We learn about the way of the world from each other. We learn from each other hows things are done, or more specifically, we learn how things should be done. This is especially true in acting.
But what if it doesn’t work for us? What if we can see that the prevailing method is clearly not very effective (i.e. – the resulting output seems small when compared to the time and effort we put in). Do you ignore the insight and bury your head in the sand – “oh I’m just not important enough to question anything, so I’ll just keep doing the same things everyone else does because that’s how it’s supposed to be”. That’s the easy road because it means you remain in uniform with your peers – no struggle, no ridicule, no conflict, just a nice quiet and that cosy feeling of being part of the club.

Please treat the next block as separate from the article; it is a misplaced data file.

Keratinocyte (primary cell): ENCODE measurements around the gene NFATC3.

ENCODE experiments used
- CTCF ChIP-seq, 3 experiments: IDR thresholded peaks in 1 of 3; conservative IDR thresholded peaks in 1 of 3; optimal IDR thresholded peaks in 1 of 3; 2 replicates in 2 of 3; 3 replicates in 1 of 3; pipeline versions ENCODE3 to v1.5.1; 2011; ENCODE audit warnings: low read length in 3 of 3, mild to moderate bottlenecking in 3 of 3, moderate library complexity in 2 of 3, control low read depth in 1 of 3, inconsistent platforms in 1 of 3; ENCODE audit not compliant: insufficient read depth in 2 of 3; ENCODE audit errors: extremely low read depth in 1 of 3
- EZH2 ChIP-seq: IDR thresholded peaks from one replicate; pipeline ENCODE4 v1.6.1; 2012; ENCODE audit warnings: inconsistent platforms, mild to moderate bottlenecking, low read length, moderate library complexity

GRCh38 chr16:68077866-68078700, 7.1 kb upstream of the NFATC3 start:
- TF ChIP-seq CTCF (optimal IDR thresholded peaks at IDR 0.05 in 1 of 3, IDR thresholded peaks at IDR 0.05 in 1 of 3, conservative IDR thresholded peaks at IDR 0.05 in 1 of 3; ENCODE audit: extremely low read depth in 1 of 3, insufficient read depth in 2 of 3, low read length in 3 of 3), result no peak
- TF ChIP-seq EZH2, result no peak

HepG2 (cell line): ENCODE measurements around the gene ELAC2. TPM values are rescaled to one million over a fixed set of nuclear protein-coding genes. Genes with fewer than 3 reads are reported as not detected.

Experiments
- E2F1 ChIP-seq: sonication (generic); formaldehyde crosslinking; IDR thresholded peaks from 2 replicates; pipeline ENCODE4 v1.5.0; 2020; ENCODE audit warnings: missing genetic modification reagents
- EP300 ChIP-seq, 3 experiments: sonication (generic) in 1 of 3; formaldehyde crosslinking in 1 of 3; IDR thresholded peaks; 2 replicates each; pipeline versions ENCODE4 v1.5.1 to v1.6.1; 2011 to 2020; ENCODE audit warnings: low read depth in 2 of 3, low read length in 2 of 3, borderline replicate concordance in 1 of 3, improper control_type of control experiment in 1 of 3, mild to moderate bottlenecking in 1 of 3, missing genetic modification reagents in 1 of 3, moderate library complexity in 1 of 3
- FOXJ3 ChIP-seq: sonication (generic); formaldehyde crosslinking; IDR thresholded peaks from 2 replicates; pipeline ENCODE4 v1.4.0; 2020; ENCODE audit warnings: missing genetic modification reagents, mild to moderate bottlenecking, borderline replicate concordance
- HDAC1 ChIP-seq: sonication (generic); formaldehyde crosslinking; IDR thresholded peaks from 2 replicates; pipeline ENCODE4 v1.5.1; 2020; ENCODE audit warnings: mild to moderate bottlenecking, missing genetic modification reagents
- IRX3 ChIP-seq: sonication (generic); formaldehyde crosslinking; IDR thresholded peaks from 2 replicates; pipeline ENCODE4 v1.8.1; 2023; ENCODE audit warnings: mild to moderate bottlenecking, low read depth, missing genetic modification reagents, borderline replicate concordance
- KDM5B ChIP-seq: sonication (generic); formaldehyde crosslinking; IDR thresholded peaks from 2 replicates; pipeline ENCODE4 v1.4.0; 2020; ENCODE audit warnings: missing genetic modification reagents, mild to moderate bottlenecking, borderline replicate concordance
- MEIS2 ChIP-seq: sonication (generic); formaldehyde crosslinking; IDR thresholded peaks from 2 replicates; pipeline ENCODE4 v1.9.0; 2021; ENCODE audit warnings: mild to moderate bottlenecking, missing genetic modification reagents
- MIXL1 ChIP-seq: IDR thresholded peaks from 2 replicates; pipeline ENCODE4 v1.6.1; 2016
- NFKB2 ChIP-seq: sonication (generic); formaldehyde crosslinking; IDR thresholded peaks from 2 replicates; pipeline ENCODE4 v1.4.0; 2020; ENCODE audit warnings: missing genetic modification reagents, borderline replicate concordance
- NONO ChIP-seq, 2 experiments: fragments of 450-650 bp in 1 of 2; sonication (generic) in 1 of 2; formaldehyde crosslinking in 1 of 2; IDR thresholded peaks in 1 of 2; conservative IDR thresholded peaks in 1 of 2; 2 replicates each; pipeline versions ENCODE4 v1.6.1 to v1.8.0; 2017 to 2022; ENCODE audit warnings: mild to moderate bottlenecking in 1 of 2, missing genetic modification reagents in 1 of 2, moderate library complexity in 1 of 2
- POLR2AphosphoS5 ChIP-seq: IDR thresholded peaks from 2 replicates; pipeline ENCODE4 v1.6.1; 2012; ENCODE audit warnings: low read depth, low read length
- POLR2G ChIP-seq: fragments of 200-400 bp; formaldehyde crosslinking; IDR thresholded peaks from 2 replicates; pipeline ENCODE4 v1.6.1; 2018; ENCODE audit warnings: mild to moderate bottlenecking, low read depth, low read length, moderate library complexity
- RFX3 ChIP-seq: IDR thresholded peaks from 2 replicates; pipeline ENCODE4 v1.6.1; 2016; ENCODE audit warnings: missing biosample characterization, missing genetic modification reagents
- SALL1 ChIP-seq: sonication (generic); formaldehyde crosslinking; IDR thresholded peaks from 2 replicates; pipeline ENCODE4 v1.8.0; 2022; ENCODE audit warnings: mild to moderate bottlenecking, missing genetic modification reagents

Acting is stuffed full of sacred cows, and most of them are designed to keep us weak, powerless and obedient. The casting process is the most obvious one, wasting talent on an industrial scale. And yet so many subscribe to it wholeheartedly, trudging along, unquestioningly, to one casting after another until they get so bored of it that they make that temporary admin job permanent. Then they wonder what happened. How else can we explain the preposterous drop-out rate from the profession?
Let’s kick it around around a bit.
Why not pretend that castings don’t exist? Do it as an experiment, for a month, see what impact it has on you. You’ll be forced to change your thinking, and dream up new ways to advance your cause. What other prevailing methods out there are ineffective? Throw them away and try and come up with something that is effective.
Act on your perceptions. The cost of not doing so is probably higher.